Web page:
Error handling in the Java client library
In the Java client library, there are exceptions, no errors. Depending on the return type and state of application, different exceptions can be thrown by the java client. Generally, you'll find those exceptions noted either through the @throws annotations or your IDE will tell you that you need to catch them.
Here are some exceptions that you might encounter when using the Java library:
All asynchronous operations return futures, they do not raise an exception until you block on the result. In addition to trapping the exception, you can also inspect the status of the future and use the getMessage() API to obtain the actual message text.
For synchronous APIs, the client library is implemented as a wrapper around the async methods. Here are the most common exceptions thrown by the syncronous java APIs :
1. TimeoutException - This means that waiting on the future took longer than expected. For example, this exception is thrown if get() is used with a default timeout value and it expires. It is also thrown if get() with a custom timeout is used and the timeout expires.
2. CancellationException - This means that the operation was cancelled while "in flight". For example, a request sent over a network without a reply. This can particularly happen when a node fails. All operations that are currently in flight are cancelled.
3. InterruptedException- This means that there was a interrupt while blocking on the future.
If you are using views in your application with Java, you might see the following exceptions :
1. InvalidViewException - This means that an invalid view name or design document was specified. This exception is also thrown if a view is in the development stage and is not deployed to production or the view is in production and the app refers to the development view.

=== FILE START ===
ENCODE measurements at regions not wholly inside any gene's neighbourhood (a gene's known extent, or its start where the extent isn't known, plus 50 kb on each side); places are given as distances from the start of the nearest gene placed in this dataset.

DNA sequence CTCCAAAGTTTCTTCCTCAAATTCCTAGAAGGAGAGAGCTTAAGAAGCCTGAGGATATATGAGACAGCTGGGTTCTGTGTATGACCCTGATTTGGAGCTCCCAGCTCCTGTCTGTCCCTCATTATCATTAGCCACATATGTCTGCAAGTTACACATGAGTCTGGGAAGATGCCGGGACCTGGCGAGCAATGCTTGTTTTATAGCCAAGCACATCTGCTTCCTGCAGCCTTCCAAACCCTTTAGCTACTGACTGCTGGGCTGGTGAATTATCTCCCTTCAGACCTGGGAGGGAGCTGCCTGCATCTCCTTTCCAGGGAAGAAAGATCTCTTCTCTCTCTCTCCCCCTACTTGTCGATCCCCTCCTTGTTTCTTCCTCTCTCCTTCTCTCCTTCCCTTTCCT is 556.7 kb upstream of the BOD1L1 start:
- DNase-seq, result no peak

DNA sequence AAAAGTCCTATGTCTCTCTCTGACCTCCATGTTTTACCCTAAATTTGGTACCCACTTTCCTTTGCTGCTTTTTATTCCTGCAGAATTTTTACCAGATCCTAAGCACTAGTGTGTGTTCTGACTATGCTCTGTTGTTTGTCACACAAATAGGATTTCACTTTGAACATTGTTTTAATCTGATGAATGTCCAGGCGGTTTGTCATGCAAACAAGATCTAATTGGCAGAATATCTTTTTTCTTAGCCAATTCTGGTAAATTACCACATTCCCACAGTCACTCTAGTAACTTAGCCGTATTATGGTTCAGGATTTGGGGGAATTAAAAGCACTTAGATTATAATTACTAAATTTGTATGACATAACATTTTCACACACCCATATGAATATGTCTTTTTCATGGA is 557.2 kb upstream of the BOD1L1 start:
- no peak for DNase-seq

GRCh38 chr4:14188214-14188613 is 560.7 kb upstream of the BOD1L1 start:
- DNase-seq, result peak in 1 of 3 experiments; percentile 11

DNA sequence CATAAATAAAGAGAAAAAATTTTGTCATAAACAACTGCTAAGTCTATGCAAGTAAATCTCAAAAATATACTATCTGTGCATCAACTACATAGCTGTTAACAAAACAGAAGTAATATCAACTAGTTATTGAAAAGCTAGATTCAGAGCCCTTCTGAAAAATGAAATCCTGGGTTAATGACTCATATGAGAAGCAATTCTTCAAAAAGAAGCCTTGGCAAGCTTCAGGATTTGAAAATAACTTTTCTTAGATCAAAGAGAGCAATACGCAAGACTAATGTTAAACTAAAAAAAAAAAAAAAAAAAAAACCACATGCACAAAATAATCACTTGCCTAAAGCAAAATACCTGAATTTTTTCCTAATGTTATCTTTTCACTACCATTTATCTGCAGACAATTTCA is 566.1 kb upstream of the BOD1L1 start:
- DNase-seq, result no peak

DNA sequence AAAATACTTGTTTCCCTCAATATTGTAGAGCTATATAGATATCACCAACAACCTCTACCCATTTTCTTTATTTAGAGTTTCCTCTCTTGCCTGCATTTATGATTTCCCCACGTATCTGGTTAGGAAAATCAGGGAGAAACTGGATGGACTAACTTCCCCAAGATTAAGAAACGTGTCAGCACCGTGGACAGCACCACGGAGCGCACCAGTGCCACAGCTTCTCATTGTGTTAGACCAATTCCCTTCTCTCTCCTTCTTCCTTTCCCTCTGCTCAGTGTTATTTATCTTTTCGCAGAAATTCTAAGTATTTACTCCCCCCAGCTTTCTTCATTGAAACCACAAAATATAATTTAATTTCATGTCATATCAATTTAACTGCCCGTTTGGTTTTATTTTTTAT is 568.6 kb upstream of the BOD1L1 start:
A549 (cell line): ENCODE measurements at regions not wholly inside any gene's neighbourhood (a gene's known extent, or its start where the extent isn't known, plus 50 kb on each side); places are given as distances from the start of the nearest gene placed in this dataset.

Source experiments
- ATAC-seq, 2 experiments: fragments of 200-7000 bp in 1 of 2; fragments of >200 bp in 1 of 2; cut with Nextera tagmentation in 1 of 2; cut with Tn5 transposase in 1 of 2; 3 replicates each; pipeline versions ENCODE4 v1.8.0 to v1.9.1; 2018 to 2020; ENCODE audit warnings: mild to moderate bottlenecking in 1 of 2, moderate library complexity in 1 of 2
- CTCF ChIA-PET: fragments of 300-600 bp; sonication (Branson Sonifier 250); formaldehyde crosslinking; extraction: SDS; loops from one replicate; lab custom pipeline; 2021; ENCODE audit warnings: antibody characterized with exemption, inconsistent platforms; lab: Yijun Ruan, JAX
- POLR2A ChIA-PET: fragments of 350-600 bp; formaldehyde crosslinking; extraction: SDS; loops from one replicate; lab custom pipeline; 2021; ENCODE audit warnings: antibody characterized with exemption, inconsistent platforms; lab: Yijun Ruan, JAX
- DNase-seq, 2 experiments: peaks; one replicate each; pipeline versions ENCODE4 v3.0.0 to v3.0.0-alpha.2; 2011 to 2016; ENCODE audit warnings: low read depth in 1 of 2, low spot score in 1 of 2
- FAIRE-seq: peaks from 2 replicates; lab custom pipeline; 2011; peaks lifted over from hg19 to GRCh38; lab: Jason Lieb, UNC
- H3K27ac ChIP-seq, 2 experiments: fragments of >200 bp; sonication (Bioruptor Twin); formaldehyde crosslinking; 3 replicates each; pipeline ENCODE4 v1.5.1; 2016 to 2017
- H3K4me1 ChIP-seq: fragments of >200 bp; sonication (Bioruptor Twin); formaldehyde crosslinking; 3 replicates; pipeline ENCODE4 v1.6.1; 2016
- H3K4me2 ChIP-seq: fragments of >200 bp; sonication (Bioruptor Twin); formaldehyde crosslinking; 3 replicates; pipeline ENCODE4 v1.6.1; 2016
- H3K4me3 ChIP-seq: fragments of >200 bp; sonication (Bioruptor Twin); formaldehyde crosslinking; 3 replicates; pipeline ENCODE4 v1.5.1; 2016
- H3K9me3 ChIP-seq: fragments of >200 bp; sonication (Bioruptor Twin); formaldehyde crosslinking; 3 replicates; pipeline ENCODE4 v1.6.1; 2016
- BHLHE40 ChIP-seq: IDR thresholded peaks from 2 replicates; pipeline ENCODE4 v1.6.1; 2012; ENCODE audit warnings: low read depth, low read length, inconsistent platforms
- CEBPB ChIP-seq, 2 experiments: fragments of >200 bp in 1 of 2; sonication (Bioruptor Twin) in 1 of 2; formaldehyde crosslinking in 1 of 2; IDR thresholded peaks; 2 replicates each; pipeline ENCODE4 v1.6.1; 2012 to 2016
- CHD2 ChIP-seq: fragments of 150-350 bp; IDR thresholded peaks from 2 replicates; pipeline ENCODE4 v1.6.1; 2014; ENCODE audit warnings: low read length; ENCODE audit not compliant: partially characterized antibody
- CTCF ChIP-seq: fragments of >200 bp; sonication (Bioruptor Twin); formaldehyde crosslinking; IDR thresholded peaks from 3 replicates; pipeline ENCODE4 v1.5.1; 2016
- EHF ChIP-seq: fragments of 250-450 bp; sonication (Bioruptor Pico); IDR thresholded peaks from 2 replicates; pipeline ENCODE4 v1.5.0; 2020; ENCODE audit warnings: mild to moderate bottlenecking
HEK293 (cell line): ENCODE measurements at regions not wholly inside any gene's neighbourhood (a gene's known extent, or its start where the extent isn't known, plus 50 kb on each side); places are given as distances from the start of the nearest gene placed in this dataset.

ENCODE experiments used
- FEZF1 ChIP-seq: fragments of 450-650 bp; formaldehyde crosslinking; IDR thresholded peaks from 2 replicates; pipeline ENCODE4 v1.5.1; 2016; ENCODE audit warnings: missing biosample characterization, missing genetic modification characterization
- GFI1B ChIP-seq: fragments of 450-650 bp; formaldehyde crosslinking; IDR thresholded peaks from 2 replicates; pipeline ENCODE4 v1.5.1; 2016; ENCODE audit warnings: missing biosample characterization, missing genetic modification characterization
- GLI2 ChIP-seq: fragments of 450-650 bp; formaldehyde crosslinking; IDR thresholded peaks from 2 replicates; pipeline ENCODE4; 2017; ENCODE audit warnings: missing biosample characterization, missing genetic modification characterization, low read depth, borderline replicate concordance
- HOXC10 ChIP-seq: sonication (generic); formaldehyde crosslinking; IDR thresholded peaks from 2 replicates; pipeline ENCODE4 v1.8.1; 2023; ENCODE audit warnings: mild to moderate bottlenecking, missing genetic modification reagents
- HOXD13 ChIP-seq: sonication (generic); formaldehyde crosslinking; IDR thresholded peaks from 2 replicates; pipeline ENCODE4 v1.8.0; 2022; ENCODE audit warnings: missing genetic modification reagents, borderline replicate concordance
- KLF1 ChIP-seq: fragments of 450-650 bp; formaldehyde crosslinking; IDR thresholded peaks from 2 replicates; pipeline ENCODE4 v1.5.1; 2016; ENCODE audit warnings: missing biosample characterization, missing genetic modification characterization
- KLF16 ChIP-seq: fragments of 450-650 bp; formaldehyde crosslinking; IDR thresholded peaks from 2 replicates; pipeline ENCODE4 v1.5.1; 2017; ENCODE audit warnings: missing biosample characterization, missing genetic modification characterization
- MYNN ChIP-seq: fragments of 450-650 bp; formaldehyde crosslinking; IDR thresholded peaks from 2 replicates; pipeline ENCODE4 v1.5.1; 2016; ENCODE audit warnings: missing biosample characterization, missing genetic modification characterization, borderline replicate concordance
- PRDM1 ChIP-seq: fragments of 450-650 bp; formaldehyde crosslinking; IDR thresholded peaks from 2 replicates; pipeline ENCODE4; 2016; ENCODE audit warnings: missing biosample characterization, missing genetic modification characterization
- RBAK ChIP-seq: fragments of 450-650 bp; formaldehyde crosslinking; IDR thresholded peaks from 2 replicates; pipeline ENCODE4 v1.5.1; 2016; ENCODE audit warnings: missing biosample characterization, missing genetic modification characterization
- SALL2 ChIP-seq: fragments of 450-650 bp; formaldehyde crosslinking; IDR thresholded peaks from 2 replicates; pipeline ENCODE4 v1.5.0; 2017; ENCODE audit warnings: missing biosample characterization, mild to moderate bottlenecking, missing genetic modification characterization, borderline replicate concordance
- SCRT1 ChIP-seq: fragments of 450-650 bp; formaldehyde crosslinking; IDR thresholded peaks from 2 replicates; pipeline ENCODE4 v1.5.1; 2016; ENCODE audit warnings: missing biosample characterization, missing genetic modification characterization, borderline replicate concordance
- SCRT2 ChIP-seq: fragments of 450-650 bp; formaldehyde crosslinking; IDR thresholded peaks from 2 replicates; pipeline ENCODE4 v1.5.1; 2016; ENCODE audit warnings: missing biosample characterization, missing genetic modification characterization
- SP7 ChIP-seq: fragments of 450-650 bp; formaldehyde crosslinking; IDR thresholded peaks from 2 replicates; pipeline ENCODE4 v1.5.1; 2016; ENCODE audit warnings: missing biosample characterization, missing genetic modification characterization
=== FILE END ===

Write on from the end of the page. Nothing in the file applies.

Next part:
To handle this exception, try using the correct viewname parameter when calling the view and make sure that this view is deployed to production.
If you are using the APIs to verify that your data is persisted by Couchbase, there are a few more exceptions you might want to watch out for:
1. ObservedException - This means that something general went wrong with API call and more details can be found in the status message.
2. ObservedTimeoutException - This means that the API call timed out and you must retry.
3. ObservedModifiedException - This means that the API call failed because the document was modified in the meantime. This indicates a race condition.
Finally, during bootstrapping your application with the Java API you may encounter the following exceptions:
1. ConfigParsingException - This means that the current configuration cannot be parsed. You must verify the correctness of your config file and try again.
You may also see other network exceptions if the host is not reachable.
Good luck building your applications using the Couchbase Java client. If you have any questions, please do not hesitate to ask us in the forums.